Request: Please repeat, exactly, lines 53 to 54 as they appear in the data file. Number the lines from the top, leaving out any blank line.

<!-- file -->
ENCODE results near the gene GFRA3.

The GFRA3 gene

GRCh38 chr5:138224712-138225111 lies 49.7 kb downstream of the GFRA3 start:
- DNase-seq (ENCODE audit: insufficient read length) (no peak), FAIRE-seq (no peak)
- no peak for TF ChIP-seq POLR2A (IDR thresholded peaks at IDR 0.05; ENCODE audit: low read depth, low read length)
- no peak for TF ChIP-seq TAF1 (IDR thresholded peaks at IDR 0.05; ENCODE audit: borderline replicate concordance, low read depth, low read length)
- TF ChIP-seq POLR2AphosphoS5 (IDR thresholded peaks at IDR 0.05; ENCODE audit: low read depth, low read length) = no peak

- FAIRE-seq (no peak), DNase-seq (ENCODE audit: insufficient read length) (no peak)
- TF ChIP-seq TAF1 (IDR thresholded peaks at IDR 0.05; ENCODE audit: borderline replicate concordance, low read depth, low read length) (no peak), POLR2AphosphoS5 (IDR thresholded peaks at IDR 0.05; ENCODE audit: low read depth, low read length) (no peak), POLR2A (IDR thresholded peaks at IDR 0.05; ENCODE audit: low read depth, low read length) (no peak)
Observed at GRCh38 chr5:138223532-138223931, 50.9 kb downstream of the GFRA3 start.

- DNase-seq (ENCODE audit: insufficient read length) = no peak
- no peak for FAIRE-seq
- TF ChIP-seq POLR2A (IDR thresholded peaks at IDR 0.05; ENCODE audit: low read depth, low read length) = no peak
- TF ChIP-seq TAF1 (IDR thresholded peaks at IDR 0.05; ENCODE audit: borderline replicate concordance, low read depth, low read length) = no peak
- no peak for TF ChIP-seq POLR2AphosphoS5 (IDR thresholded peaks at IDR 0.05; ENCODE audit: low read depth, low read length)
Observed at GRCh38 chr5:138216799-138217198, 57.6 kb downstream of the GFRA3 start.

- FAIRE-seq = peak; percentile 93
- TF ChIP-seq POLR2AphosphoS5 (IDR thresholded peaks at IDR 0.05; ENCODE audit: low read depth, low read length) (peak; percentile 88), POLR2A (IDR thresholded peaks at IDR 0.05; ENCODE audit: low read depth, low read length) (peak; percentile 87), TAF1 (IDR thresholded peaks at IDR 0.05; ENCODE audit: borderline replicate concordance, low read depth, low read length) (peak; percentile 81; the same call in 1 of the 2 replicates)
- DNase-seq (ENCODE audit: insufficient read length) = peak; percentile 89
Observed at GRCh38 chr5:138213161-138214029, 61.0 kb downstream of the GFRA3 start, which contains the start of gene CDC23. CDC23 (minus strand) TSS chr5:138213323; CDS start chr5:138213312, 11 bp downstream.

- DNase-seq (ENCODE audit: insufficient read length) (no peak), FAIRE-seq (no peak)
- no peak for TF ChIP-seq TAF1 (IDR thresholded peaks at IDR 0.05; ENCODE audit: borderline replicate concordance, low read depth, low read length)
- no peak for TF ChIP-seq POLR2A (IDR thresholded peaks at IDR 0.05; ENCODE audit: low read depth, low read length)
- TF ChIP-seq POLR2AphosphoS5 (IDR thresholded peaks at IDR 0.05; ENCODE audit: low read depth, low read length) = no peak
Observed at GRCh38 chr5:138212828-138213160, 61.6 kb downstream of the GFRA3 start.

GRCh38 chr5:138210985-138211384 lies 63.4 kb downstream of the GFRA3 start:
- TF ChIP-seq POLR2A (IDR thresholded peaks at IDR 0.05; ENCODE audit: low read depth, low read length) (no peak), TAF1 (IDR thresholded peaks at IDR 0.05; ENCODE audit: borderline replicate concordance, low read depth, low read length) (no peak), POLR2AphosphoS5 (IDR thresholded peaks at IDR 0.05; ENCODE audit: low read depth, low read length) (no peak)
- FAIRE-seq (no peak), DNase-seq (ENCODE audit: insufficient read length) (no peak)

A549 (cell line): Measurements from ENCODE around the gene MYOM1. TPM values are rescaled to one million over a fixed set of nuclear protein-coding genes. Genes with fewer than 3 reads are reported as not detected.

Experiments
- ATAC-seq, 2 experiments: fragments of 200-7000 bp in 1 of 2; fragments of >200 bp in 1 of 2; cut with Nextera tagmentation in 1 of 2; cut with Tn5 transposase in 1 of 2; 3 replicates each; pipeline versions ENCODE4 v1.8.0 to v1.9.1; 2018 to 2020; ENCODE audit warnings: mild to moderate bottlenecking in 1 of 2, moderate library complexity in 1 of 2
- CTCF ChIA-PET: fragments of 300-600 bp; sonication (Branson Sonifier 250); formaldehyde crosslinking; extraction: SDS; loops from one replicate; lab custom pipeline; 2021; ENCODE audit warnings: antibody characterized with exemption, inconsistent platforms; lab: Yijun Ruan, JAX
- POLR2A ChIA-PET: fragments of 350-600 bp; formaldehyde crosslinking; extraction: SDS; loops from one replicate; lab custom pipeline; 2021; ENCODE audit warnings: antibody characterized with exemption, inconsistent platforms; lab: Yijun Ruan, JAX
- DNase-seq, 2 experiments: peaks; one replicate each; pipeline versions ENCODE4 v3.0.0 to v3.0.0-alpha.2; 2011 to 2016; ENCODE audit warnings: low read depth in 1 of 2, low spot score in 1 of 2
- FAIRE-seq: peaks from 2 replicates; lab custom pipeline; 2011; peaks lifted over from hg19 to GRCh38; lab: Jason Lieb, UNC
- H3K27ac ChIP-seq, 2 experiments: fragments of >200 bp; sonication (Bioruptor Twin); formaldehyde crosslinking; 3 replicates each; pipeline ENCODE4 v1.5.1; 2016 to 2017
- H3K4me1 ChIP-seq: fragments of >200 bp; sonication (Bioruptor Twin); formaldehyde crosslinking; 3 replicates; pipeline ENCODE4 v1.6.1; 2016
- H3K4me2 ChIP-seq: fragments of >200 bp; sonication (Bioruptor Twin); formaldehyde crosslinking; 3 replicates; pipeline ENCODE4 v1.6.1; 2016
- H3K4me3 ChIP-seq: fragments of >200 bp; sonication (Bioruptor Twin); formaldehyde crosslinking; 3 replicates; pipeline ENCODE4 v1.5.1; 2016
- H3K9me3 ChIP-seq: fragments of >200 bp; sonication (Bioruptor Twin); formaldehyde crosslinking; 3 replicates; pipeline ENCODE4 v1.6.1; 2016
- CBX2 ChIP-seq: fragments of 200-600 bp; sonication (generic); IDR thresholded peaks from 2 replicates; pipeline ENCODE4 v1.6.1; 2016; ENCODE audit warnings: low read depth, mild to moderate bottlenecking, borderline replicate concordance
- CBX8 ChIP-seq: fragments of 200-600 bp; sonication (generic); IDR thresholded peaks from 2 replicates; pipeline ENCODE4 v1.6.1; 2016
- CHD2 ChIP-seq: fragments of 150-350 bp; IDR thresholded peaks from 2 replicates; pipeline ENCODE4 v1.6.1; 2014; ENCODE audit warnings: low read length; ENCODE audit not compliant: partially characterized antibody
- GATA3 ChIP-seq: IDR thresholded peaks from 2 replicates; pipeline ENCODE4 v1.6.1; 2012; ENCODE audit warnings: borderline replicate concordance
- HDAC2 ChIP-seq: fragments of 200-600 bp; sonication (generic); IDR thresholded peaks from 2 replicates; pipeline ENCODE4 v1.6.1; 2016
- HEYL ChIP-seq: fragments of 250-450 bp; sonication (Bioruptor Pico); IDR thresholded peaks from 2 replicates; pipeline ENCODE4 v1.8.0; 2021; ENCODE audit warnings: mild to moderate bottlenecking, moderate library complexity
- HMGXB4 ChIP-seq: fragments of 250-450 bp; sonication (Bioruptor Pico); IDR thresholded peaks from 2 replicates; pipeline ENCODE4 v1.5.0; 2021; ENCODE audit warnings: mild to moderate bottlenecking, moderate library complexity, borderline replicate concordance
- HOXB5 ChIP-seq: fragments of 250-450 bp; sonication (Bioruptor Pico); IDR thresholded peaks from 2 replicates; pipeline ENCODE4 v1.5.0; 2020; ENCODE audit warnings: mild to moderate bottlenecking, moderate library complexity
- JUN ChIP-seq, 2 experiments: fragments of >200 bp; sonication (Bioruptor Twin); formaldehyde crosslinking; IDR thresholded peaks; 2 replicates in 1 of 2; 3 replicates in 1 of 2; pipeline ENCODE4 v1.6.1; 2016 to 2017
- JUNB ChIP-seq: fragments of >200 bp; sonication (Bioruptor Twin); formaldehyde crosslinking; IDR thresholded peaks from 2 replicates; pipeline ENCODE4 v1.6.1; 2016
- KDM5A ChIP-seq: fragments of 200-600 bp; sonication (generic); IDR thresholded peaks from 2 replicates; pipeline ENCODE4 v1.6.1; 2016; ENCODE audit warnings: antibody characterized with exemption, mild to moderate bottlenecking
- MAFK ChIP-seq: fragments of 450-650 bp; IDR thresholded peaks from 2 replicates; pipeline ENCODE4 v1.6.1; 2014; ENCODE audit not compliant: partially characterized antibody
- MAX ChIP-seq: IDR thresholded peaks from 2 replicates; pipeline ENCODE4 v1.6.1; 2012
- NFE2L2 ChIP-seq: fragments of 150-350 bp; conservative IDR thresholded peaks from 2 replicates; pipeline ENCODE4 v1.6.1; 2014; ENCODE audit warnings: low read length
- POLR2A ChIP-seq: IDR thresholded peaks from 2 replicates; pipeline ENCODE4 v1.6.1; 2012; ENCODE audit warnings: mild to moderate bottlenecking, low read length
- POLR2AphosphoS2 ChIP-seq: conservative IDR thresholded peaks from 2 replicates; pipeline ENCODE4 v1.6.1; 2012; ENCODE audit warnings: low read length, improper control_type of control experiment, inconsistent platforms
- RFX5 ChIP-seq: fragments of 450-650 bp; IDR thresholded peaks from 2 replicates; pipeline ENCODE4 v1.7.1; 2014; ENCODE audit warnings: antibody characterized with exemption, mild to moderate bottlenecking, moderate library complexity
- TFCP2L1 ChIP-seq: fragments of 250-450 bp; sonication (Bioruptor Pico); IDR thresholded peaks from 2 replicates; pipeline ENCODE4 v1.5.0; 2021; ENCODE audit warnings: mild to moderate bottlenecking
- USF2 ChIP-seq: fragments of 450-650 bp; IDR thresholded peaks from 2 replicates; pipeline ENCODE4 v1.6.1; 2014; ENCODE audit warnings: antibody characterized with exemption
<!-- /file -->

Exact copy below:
- MAX ChIP-seq: IDR thresholded peaks from 2 replicates; pipeline ENCODE4 v1.6.1; 2012
- NFE2L2 ChIP-seq: fragments of 150-350 bp; conservative IDR thresholded peaks from 2 replicates; pipeline ENCODE4 v1.6.1; 2014; ENCODE audit warnings: low read length